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Augustus, Chapter 67: His servants.
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As a patron and master, his behaviour in general was mild and conciliating; but when occasion required it, he [Note 1] could be severe. He advanced many of his freedmen to posts of honour and great importance, as Licinus, Enceladus, and others; and when his slave, Cosmus, had reflected bitterly upon him, he resented the injury no further than by putting him in fetters. When his steward, Diomedes, left him to the mercy of a wild boar, which suddenly attacked them while they were talking together, he considered it rather a cowardice than a breach of duty; and turned an occurrence of no small hazard into a jest, because there was no knavery in his steward's conduct. He put to death Proculus, one of his most favourite freedmen, for maintaining a criminal commerce with other men's wives. He broke the legs of his secretary, Thallus, for taking a bribe of five hundred denarii to discover the contents of one of his letters. And the tutor and other attendants of his son Gaius, having taken advantage of his sickness and death, to give loose to their insolence and rapacity in the province he governed, he caused heavy weights to be tied about their necks, and had them thrown into a river. |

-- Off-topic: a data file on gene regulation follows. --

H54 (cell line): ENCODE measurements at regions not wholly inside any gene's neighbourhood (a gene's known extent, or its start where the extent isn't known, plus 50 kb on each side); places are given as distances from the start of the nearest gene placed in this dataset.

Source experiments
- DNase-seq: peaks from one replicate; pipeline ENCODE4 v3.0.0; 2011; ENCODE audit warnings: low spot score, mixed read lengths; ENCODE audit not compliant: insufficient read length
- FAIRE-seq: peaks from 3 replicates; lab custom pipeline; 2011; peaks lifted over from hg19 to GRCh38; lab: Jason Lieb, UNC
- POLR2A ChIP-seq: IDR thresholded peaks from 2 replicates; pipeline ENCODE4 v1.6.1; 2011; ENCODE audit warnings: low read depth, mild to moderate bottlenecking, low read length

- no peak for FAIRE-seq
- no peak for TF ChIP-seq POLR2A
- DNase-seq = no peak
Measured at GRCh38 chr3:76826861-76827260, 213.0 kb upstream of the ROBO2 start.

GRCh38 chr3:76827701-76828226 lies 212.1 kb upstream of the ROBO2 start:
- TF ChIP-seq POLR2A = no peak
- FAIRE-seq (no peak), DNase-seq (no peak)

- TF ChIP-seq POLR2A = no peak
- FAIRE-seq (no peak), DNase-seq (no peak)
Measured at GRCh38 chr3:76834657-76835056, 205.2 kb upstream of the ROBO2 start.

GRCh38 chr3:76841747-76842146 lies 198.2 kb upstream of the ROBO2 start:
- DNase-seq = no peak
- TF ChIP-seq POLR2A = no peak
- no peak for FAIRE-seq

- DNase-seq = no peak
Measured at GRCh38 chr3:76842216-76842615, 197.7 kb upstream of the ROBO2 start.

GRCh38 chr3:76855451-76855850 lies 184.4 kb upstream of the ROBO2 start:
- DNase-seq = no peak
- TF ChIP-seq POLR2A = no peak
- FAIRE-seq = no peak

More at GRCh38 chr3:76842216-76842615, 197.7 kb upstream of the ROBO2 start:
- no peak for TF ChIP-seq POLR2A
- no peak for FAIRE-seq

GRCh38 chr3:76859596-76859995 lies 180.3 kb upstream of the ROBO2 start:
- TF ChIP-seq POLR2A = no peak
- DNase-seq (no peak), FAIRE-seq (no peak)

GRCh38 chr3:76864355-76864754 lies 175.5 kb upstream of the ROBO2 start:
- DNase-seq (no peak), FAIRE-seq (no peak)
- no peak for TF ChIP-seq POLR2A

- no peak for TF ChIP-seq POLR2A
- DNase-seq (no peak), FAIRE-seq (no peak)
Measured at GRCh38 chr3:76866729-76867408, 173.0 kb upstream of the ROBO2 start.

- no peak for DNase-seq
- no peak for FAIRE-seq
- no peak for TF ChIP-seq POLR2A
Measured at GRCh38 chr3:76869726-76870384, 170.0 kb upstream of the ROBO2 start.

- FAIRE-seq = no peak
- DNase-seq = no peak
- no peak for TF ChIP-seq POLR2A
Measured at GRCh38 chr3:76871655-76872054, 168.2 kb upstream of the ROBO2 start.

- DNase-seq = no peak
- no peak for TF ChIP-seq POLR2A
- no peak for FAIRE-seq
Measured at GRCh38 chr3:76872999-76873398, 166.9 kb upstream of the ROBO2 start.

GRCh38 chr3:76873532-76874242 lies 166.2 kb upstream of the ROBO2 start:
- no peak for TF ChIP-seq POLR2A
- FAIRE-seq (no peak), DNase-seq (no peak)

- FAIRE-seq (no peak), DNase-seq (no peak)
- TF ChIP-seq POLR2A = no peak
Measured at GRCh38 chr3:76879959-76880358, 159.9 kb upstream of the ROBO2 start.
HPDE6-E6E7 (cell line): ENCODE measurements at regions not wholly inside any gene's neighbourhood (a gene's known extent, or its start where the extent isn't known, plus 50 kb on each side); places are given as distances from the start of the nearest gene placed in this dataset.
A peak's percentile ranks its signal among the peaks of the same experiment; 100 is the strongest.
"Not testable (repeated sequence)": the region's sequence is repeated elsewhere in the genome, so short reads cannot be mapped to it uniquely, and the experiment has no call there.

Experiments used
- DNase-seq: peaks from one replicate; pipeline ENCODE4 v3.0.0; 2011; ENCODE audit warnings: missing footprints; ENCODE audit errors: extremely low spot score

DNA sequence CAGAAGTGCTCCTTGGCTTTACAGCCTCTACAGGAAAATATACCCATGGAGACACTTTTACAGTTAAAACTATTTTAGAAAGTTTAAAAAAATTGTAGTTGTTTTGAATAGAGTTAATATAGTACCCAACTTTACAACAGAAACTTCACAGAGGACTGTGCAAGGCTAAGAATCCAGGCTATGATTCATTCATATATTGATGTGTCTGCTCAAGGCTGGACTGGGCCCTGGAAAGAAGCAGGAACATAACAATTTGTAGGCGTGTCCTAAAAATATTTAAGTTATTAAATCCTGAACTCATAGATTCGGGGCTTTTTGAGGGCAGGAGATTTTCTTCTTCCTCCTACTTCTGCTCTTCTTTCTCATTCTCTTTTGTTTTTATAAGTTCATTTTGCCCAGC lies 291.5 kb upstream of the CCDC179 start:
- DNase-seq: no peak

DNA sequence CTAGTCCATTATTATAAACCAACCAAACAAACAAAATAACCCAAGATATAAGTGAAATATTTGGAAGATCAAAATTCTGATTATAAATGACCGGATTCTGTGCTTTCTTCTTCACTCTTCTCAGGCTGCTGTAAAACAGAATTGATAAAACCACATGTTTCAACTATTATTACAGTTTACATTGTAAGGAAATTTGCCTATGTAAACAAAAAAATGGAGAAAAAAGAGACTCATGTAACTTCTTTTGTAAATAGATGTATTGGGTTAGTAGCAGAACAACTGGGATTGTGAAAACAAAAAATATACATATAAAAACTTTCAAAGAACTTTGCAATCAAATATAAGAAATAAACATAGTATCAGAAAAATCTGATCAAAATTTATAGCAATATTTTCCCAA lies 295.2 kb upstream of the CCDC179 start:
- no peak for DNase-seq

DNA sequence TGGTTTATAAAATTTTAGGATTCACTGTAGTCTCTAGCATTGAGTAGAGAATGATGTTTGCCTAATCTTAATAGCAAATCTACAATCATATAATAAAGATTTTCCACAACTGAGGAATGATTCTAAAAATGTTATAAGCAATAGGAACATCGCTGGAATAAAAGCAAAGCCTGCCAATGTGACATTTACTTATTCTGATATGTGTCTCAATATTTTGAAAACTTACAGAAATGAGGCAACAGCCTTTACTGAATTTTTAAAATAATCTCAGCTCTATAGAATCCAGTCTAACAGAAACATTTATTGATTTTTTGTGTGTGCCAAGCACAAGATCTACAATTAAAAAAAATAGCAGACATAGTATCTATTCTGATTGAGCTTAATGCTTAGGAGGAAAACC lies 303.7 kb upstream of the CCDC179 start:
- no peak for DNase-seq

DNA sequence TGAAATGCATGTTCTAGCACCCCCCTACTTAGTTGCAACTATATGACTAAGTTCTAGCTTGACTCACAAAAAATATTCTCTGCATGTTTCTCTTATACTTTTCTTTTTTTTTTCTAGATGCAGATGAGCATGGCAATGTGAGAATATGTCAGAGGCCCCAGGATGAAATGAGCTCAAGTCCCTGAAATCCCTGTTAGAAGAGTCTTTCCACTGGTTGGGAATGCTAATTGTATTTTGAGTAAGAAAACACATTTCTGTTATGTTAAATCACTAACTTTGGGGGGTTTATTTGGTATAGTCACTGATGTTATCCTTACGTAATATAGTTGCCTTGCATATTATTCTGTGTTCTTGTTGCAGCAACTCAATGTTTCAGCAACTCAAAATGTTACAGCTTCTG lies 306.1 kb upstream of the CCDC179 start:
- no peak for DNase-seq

Note 1: he = Augustus